Dear Nurse Leaders,
The December 2018 edition of JONA is profiling some interesting innovations to deal with some issues that nurse leaders have struggled with but not always been able to tackle. One example of this is the project presented by Shelly Welch and her writing colleagues about a pilot supporting care transtions using senior college students as health coaches in combination with an RN partner. This program is an example of an innovative academic service partnership and was able to demonstrate a reduction in the readmission rate of the participants of 72%. The health coaches were trained to identify barriers to attaining the patient's goals so that interventions could be put in place to address these. Standard checklists were developed for the health coach to ensure consistency and included things like adherence with follow-up appointments and a review of unmet needs.
Katherine Virkstis and colleagues from the Nursing Executive Center present the "Spotlight on Retention" column. Dr. Virkstis points out four concerns that nurses have identified related to burnout. Those concerns are: the common incidence of violence and point-of-care safety threats; perceived compromises that nurses report in the care they deliver; the expectation for staff to bounce from traumatic experiences to other care situations without time to recover or process; and the impact of new technology, responsibilities and care protocols on the isolation and feeling of powerlessness.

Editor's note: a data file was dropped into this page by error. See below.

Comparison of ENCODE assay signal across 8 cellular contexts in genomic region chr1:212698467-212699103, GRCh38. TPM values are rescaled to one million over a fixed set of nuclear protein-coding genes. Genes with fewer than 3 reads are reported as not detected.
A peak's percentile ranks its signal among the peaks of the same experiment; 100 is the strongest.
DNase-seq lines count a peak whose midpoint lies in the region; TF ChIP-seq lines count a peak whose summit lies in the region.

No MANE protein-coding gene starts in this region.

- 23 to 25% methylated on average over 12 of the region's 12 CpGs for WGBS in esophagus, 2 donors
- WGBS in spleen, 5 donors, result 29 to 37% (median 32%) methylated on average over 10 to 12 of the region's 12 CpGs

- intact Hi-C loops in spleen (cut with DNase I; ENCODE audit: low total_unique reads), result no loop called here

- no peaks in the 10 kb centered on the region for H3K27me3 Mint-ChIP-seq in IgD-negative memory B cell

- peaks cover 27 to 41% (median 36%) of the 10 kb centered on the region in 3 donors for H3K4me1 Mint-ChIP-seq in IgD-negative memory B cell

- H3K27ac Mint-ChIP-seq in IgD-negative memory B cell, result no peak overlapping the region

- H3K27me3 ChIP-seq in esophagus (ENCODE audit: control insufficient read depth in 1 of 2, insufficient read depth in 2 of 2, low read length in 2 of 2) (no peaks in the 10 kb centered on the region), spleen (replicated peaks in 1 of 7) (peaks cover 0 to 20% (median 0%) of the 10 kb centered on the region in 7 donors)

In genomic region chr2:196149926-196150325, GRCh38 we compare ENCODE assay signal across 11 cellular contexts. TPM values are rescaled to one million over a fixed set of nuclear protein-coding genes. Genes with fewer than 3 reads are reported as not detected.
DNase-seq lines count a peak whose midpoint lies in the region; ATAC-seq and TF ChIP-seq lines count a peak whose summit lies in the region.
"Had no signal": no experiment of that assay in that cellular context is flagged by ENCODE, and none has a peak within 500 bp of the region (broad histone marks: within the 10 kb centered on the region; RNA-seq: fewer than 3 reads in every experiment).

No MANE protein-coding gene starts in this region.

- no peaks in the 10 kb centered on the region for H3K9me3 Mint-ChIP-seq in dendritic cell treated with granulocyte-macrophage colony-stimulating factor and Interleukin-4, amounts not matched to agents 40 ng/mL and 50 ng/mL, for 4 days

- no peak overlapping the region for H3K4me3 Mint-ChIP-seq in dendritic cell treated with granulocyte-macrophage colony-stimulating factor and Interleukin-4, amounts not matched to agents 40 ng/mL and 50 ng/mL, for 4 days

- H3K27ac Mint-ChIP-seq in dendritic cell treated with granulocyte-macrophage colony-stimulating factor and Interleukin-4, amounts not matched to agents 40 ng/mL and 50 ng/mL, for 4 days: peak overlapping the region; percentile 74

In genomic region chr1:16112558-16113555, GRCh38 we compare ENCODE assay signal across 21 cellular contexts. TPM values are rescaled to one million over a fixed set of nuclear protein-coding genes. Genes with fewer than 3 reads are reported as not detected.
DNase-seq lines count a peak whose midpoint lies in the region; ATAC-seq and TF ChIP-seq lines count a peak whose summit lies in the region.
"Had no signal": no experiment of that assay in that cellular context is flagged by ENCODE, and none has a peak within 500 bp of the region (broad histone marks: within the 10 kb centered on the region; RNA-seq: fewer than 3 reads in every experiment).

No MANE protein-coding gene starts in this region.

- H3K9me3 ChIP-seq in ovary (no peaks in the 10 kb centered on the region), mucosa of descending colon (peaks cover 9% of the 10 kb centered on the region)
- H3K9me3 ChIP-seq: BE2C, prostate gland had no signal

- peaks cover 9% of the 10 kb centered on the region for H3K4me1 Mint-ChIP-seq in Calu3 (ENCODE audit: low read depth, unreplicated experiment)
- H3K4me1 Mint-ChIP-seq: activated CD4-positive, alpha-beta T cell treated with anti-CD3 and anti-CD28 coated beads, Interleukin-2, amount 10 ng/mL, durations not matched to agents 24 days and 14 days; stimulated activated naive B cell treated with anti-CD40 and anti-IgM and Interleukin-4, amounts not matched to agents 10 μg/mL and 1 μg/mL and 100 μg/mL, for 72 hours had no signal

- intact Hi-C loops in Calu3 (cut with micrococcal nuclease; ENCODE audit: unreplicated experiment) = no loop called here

An additional innovative practice is presented by Dr. Pam Cosper and colleagues. This study reports a project where a patient and family advisory council was used to collaborate in the development of an educational program targeted to increase the level of empathy among a sample of critical care nurses. The advisory council members were used to role play various situations for the nurse participants as part of the education. The findings include that the empathy level of nurses younger than 30 years of age increased after the education was completed.
In this edition, I take the opportunity to thank the Editorial Board members and peer reviewers who contribute to JONA's success and reputation. Without this talented cadre of volunteers, the feedback to authors and decisions about publication would not be at the quality we are known for. I appreciate each of them and they are listed on the masthead and in my special column.
Blessings to each of you for the New Year and for your health and safety. Caring for each other and for ourselves is important so we can continue the resilience that each of us need to care for our patients.
Melora Ferren, MSN, RN-BC, the Social Media Coordinator for JONA, continues to post weekly on Twitter highlighting a topic from the journal. The Twitter address for JONA is #JONANurseLeader.
Thanks for the emails I receive exploring interest in a topic for possible submission. You can reach me at firstname.lastname@example.org. Please refer to the Guidelines for Authors located at www.jonajournal.com for guidance about manuscript development and citation information.
Karen S. Hill, DNP, RN, NEA-BC, FACHE, FAAN